Bob's appearance in the show is like a breath of fresh air as he represents a very different type of masculinity than what was previously showcased on the show. Where we've seen brute heroism from characters like Hopper as well as Jonathan and Steve, Bob's heroism comes from a place of intellect and greatly mirrors the way Mike and his friends view the world and how they can protect themselves. While he is initially treated like the butt of the joke both by Hopper and Jonathan, he quickly reveals himself to be the true hero of the season, saving much of the core cast before sacrificing himself to the Upside Down. His appearance on the show also serves as a wonderful addition as we get to see Joyce in a healthy relationship, one that was contrasted in the first season with her toxic marriage to her ex-husband.

Where the addition of new characters helped diversify the emotional field of the show, new relationships blossomed even between previously established charactersStranger Things saw wonderful dynamics that only help develop the characters more. Lucas and Dustin's friendship is pushed when Max moves to town and seeing their home lives helps cements them more in the world. The relationship between Hopper and Eleven is also beautiful, as the two try to find balance between their new found familial situation and desire for independence. While glancing at the Sheriff's attempts at being a father, the shining light of parental figures in Stranger Things 2 is none other than Steve Harrington. When Steve finds himself detached from everything when he and Nancy break up, he acquires a new role as babysitter/honorary father-of-the-year to the younger cast. This relationship between the High School senior and the middle-school pre-teens is beautiful, as they seem to finally have someone in their lives who puts their collective safety and well-being above finding out the truth.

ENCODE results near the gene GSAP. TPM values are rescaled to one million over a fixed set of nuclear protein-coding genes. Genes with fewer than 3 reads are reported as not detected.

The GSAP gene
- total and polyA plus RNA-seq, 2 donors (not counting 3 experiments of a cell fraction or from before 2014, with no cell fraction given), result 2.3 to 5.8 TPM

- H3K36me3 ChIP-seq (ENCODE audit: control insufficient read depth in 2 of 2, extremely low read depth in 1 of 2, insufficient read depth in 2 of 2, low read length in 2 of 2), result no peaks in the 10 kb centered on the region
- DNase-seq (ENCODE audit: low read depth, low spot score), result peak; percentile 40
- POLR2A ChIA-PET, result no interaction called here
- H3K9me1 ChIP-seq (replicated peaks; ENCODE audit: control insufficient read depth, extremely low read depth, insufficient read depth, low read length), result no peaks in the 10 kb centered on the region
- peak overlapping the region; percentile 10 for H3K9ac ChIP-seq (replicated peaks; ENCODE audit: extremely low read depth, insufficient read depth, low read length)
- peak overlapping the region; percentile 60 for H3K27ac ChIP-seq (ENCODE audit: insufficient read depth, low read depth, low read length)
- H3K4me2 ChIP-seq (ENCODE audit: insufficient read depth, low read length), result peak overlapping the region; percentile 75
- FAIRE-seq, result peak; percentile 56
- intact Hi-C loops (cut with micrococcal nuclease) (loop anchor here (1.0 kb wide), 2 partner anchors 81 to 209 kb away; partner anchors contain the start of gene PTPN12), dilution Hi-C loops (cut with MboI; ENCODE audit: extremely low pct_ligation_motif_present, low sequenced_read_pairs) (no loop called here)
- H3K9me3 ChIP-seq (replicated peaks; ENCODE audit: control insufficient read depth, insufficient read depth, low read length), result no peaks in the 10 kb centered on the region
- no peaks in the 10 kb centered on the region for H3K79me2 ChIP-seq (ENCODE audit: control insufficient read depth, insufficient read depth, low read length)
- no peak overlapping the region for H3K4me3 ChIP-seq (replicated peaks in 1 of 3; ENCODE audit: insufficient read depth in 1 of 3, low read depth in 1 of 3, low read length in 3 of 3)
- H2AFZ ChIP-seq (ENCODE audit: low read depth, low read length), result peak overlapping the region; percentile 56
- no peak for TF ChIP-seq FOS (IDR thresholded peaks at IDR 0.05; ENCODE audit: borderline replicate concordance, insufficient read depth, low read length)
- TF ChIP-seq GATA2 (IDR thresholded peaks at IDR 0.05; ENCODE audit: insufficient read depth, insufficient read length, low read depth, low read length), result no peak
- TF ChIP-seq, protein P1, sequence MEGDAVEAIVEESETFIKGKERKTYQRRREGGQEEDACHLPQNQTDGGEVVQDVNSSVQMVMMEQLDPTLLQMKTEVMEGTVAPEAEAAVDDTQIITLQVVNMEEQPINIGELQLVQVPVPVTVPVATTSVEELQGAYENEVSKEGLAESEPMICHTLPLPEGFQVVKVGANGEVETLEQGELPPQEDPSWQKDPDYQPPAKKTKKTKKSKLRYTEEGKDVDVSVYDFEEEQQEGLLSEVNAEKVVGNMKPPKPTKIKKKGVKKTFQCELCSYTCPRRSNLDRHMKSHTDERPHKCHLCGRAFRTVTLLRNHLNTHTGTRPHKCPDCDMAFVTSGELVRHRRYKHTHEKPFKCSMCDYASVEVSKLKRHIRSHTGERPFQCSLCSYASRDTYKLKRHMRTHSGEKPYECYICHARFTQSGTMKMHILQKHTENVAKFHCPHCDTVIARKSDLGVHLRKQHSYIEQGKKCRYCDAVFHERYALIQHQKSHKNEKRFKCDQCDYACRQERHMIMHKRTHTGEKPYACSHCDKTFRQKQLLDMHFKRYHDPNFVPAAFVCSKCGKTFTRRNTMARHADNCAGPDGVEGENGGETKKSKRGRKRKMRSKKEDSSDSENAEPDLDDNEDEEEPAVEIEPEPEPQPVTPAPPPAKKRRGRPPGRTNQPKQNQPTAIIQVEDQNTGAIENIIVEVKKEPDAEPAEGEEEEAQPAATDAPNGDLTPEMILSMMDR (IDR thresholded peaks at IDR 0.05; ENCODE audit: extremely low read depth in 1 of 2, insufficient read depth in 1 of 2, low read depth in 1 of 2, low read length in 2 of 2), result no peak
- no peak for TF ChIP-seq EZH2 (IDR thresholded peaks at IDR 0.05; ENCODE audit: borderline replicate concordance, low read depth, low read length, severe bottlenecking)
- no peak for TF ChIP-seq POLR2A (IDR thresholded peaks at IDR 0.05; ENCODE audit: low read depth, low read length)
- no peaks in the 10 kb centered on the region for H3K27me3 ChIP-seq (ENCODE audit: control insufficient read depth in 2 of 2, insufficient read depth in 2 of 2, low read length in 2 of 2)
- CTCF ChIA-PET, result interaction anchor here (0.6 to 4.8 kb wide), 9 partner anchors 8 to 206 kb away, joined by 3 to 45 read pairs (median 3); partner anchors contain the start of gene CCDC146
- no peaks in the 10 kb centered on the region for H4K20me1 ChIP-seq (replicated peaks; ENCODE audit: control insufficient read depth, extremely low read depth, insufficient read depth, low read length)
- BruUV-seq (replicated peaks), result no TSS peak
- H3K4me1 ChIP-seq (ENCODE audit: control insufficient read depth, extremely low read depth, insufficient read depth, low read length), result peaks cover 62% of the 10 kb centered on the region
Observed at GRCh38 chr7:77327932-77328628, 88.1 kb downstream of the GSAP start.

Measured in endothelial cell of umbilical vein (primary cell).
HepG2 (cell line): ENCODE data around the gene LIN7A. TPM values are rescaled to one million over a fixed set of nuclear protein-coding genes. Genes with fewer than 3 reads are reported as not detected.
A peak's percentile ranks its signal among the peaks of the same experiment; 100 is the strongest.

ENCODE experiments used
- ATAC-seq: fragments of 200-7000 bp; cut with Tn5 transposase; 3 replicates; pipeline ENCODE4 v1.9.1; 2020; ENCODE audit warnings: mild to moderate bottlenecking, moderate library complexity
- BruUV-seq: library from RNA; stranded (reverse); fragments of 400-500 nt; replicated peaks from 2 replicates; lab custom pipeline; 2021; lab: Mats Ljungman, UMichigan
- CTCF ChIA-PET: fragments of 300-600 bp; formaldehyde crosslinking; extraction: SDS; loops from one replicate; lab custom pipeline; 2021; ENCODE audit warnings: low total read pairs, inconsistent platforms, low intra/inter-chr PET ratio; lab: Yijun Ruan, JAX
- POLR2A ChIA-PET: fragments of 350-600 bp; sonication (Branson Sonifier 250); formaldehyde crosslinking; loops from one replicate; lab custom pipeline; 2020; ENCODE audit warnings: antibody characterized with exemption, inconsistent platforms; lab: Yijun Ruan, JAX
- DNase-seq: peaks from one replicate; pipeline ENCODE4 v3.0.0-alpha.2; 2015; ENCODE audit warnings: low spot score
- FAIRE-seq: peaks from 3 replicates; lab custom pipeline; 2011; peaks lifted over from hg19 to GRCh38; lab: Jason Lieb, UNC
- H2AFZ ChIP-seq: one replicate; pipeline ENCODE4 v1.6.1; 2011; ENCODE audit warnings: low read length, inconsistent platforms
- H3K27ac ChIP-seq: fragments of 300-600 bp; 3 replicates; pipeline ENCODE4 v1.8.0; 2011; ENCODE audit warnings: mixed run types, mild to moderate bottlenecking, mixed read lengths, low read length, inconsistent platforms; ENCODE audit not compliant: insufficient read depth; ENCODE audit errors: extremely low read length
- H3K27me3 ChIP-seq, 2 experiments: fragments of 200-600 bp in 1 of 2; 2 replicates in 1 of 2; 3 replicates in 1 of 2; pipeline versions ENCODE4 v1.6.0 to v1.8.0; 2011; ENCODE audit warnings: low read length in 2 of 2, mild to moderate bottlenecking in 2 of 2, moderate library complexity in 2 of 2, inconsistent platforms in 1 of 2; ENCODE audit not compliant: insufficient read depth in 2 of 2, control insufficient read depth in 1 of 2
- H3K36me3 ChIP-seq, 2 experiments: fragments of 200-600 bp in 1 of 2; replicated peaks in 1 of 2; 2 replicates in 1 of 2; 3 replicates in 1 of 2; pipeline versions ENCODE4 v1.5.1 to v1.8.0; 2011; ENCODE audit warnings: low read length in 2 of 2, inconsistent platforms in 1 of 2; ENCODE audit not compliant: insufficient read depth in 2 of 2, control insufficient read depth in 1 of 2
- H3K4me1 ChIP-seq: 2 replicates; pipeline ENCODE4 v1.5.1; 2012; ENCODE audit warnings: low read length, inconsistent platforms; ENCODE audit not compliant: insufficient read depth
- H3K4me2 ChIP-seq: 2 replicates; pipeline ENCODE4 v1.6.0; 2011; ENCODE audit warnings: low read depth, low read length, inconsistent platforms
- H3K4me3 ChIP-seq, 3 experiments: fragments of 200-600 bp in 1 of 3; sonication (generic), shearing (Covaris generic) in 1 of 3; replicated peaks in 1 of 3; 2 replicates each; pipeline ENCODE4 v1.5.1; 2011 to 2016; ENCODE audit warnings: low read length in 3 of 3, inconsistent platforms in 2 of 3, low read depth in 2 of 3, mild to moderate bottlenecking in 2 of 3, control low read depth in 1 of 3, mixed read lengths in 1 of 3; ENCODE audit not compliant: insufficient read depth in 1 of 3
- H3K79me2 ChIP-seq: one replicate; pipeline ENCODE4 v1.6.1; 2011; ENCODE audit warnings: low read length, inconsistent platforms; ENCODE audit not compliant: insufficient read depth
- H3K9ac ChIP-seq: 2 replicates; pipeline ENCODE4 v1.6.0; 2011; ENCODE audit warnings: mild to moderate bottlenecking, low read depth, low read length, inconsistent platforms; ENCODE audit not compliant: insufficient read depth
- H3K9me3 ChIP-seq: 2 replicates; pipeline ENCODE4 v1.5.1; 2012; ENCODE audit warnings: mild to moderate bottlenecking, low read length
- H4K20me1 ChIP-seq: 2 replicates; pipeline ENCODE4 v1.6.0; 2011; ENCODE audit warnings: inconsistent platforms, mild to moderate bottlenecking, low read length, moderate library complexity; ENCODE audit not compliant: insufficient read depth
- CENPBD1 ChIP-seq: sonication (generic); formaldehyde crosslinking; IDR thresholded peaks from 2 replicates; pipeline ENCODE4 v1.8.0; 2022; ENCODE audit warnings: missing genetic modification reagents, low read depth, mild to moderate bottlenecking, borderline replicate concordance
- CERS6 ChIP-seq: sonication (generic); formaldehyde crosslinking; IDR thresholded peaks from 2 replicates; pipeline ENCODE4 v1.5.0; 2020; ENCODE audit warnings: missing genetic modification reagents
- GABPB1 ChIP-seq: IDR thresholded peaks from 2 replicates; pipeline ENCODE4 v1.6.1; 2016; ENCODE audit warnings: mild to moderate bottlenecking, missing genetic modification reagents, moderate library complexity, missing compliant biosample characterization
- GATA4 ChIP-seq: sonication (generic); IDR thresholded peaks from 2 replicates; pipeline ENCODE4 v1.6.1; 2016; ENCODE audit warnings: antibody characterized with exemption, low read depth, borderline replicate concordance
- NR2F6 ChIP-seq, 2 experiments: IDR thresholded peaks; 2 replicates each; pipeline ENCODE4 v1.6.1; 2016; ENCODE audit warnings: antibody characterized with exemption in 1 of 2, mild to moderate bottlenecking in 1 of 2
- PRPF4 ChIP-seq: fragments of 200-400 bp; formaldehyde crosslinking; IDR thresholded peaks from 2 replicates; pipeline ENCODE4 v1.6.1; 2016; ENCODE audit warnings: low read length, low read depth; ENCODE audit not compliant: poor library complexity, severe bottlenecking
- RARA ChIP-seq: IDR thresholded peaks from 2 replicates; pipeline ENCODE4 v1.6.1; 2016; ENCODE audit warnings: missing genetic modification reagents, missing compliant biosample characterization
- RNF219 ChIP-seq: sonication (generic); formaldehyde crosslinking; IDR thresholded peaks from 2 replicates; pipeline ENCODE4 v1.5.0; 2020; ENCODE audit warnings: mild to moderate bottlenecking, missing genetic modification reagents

The new character dynamics only help fuel praise towards the show's team of writers, who managed to go above and beyond the success of the first season. Stranger Things 2 excels in it's comedy and the moments of the show that don't take place in the supernatural are that much better, helping truly cement the everyday lives of the characters which weren't seen as much during the show's premiere season as the writers were more focused on developing the series' story-world. The writing is yet again elevated by the amazing cast. While Ryder and Harbour deliver incredible performances again, the true star of the season is thirteen year-old Noah Schnapp who delivers a stellar helping to flesh out Will, who was only a supporting character in the first season. The young actor's talent is mind-blowing, sparking rave reviews from critics and fellow actors alike.

The show's second season also goes above and beyond in it's technical aspects. With incredible cinematography, wonderful editing and a soundtrack that rivals some of the best in the industry, Stranger Things 2 truly exceeds expectations. The world the show takes place in is only fleshed out further in the second season, creating dynamics and layers I didn't even think were possible. Once again, Netflix has proven that its immediate release of all episodes is both it's biggest burden and its most precious gift, as the ability to binge-watch an entire season in 24 hours is marred by needing to wait over a year for the next one to come out. While Netflix has not told us when the show will return, a third season has been confirmed. With Eleven now adopted by Hopper, and the students joining Nancy at Hawkins High, I am exceedingly excited for season 3 of the hit show and will probably be posting an entire article on what I want out of it since the curiosity door still remains locked.

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Published by Gemma Pecorini Goodall